A recent case, Davis v. Arcelormittal USA, LLC, 18-cv-318 (N.D. Ind. April 15, 2022), is instructive on the “exhaustion of administrative remedies” principle of federal employment discrimination law.
Here (in sum) plaintiff submitted a Charge of Discrimination to the Equal Employment Opportunity Commission (EEOC), in which she asserted of disability discrimination and failure to accommodate disability under the Americans with Disabilities Act of 1990.
In her ensuing lawsuit in court, plaintiff asserted these claims, as well as a claim for “hostile work environment.” Defendant moved for summary judgment, asserting that (1) plaintiff failed to exhaust administrative remedies, and (2) plaintiff’s claim failed on the merits because plaintiff’s manager’s actions were not sufficiently “severe or pervasive.”
As to the first point (the court did not explicitly rule on the second), the court agreed with defendant.
It summarized the applicable “black-letter” law as follows:
An ADA plaintiff must file a charge with the EEOC before bringing a court action against an employer. A plaintiff is barred from raising a claim in the district court that had not been raised in his or her EEOC charge unless the claim is reasonably related to one of the EEOC charges and can be expected to develop from an investigation into the charges actually raised. To be ‘like or reasonably related,’ the relevant claim and the EEOC charge must, at minimum, describe the same conduct and implicate the same individuals. This rule serves two purposes: affording the EEOC the opportunity to settle the dispute between the employee and employer, and putting the employer on notice of the charges against it. Courts review the scope of an EEOC charge liberally.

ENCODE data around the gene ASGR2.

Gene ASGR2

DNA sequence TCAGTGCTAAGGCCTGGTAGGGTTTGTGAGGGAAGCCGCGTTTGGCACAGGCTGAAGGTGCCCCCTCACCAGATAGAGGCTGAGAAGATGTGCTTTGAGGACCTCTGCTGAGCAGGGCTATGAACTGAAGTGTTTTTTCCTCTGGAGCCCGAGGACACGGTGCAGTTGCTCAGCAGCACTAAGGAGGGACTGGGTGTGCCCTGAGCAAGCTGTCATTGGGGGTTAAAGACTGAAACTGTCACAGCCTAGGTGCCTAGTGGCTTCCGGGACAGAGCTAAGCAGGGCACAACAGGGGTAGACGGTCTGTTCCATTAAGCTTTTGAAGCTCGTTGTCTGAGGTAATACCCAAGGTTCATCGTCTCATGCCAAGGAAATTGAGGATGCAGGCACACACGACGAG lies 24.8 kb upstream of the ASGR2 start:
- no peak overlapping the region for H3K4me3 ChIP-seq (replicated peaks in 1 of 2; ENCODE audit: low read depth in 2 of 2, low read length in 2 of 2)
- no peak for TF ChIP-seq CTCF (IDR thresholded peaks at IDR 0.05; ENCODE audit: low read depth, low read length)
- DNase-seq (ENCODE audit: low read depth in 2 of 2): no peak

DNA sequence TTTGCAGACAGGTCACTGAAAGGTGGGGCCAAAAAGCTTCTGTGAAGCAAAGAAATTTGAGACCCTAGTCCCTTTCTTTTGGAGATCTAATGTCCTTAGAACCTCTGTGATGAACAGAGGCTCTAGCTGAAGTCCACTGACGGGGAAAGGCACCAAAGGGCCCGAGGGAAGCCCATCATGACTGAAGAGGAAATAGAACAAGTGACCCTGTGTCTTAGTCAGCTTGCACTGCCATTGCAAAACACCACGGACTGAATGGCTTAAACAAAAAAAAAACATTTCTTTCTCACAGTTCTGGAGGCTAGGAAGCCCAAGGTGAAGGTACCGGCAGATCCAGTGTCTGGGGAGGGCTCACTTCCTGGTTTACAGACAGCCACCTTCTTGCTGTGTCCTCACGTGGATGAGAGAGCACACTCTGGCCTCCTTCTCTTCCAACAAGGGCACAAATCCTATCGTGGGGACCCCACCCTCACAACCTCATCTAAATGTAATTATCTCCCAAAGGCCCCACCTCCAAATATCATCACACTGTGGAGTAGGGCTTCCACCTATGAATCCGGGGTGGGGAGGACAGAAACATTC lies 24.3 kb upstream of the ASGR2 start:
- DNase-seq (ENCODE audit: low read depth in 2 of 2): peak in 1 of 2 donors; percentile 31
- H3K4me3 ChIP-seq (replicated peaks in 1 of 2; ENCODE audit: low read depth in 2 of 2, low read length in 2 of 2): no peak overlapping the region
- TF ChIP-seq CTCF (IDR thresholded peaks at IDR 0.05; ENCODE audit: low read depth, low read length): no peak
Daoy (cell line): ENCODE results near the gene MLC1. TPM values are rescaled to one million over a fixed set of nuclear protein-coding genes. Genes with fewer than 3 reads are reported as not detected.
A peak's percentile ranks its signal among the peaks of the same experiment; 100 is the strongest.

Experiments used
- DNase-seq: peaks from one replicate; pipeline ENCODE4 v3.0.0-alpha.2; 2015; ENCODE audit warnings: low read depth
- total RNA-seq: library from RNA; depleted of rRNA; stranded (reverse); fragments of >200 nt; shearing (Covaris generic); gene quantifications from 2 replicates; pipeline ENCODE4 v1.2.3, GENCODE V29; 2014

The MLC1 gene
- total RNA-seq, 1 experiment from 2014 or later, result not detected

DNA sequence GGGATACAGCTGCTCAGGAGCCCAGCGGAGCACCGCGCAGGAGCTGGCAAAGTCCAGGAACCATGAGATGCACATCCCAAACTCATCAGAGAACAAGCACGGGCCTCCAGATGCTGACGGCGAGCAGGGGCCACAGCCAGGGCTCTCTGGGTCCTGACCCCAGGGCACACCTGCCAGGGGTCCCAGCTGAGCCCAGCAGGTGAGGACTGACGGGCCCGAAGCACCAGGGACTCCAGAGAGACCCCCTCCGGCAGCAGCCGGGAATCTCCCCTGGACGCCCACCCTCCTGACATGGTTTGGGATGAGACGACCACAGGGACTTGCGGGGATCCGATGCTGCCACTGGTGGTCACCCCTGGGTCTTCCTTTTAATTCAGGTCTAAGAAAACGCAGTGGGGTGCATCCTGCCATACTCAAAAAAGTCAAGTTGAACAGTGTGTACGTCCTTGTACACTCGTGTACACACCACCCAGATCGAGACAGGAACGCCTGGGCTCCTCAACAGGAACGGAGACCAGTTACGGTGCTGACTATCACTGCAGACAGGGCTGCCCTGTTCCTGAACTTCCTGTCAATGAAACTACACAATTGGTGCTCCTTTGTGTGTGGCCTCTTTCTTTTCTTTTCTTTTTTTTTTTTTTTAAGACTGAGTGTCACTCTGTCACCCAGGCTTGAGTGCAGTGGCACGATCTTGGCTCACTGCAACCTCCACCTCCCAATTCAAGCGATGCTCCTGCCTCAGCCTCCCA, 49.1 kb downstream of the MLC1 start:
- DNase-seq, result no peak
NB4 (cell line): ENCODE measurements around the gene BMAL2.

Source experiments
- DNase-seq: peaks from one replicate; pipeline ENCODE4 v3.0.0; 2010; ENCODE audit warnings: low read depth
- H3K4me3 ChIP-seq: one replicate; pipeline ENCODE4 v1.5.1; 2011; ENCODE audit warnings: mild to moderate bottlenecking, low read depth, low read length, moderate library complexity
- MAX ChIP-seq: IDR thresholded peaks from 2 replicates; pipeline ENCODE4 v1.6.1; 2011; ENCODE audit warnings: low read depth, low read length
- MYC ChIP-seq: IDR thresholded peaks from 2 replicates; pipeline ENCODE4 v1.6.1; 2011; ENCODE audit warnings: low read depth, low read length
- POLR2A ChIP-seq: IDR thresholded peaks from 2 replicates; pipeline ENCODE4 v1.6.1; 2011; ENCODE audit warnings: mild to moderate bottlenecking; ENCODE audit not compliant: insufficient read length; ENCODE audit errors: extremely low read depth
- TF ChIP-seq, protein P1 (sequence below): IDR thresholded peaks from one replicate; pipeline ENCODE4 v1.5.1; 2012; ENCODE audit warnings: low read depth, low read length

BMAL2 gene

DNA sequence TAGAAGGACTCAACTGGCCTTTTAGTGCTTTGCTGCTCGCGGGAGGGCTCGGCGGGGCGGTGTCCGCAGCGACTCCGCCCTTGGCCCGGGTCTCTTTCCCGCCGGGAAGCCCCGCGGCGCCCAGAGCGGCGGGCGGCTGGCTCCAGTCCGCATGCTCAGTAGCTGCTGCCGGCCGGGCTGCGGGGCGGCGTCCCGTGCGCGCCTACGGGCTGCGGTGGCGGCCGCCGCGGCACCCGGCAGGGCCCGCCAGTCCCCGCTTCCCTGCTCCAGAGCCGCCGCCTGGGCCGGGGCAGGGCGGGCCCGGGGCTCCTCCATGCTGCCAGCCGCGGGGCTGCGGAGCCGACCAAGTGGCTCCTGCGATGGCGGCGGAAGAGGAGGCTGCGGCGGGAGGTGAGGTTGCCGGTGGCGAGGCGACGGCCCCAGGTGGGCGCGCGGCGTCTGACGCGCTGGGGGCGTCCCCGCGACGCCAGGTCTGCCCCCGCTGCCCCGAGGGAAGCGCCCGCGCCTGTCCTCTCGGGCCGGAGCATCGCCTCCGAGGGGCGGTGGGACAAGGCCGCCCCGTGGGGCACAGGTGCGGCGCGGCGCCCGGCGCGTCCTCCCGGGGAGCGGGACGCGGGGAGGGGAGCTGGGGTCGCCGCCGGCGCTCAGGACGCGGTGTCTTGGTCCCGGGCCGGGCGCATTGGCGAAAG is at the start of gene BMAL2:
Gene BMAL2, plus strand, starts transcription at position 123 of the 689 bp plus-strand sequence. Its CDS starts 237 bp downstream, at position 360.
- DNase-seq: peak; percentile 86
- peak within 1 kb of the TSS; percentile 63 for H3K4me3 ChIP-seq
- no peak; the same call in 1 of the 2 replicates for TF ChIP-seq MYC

Applying the law, the court explained:
In this case, it is undisputed that plaintiff’s original charge did not contain any allegations of harassment or hostile work environment. In her attempt to amend her original charge, plaintiff was permitted to clarify, amplify, or allege additional facts that are related to, or grow out of, the subject matter of the original charge: failure to accommodate and disparate treatment. However, she was not permitted to amend her original charge to add an entirely new form of discrimination, as she now claims to have done. Plaintiff’s hostile work environment claim did not relate to, or grow out of, her original claims of failure to accommodate or disparate treatment. See e.g. Cheek, 31 F.3d at 503 (“When an EEOC charge alleges a particular theory of discrimination, allegations of a different type of discrimination in a subsequent complaint are not reasonably related to them unless the allegations in the complaint can be reasonably inferred from the facts alleged in the charge. Ordinarily, a claim of [ ] harassment cannot be reasonably inferred from allegations in an EEOC charge of [ ] discrimination.”). Plaintiff’s claim of hostile work environment cannot be reasonabl[y] inferred from the allegations in her EEOC charge.
Based on this, the court concluded that “plaintiff failed to exhaust her administrative remedies with respect to her hostile work environment claim and defendant is entitled to summary judgment in its favor.”